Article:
6. It’s incredible how clear liquids (e.g. tequila and vodka) can render thoughts, evenings, and ideas so dirty and muddled.

  7. Do we really know our parents if we only experience a tiny sliver of their lives (i.e. their time as parents)?

  8. Business is no more than spreadsheets and storytelling: presenting coherent numbers and crafting a compelling narrative.

  9. When did the Berenstein Bears legally change their name to the Berenstain Bears? (Be careful, this is a rabbit hole)

  10. What tyrannical governing body decided that every child in America would read Holes in elementary school and The Giver in middle school?

  11. A gift if you’re still with me—You don’t have to convince people, you simply have to make it impossible/scary for them to cross you off their list.


Friends of White Noise

Each week Entertainment + Tech delves into the collision an interesting way the two industries are colliding and where they might go. If you work as a media professional, it is well worth your time.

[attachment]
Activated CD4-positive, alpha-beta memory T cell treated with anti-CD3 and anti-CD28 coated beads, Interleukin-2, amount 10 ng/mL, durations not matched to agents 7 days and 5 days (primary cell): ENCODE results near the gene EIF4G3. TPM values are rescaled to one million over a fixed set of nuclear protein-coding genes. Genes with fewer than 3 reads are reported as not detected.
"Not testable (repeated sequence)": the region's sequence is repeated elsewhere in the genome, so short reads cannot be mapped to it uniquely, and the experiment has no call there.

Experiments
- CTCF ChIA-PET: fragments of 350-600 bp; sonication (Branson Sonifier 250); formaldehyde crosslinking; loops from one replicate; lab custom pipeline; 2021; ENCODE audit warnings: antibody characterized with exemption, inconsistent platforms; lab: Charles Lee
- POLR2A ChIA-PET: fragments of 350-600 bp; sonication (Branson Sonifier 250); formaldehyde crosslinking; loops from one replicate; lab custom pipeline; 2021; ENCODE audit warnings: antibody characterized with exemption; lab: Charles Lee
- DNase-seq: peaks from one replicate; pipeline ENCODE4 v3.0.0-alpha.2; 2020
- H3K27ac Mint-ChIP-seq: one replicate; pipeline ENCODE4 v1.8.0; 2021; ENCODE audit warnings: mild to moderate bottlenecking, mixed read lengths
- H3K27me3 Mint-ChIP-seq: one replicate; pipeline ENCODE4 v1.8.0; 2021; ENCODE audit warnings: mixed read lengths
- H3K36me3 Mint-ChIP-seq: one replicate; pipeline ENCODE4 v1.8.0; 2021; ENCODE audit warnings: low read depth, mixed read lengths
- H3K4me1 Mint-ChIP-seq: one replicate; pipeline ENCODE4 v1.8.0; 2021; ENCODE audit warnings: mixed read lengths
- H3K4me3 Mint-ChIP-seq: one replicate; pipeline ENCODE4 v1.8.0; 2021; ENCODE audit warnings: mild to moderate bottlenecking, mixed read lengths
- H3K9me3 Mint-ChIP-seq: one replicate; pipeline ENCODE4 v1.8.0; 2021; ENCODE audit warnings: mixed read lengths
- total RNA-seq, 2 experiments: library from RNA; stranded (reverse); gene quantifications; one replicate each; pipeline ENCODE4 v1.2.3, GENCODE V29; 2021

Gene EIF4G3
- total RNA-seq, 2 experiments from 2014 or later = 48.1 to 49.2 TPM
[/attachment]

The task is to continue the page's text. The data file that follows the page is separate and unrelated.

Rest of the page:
Not Pretty, Not Rich contains insightful news, novel views, and intelligent commentary about money, finance, and the economy. It's free, weekly, and very elucidating.


The Best of the Rest (Lucky Number 7 Edition)

Today I present you with seven nifty tidbits scrounged together from the interconnected smorgasbord that is the internet. Below are Four Wild Finds and Three Cathartic Covers.

Four Wild Finds

From fancy firescreens to paying in pennies, the below ought to delight, inspire, amaze, and…shock?